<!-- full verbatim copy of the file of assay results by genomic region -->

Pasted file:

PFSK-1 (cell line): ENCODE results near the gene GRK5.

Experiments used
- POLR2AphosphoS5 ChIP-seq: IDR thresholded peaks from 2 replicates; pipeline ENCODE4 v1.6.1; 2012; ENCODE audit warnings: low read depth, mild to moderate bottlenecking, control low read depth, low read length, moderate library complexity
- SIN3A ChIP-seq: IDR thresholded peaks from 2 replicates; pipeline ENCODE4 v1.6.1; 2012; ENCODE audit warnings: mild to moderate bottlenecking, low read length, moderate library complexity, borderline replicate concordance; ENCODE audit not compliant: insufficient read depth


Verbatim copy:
PFSK-1 (cell line): ENCODE results near the gene GRK5.

Experiments used
- POLR2AphosphoS5 ChIP-seq: IDR thresholded peaks from 2 replicates; pipeline ENCODE4 v1.6.1; 2012; ENCODE audit warnings: low read depth, mild to moderate bottlenecking, control low read depth, low read length, moderate library complexity
- SIN3A ChIP-seq: IDR thresholded peaks from 2 replicates; pipeline ENCODE4 v1.6.1; 2012; ENCODE audit warnings: mild to moderate bottlenecking, low read length, moderate library complexity, borderline replicate concordance; ENCODE audit not compliant: insufficient read depth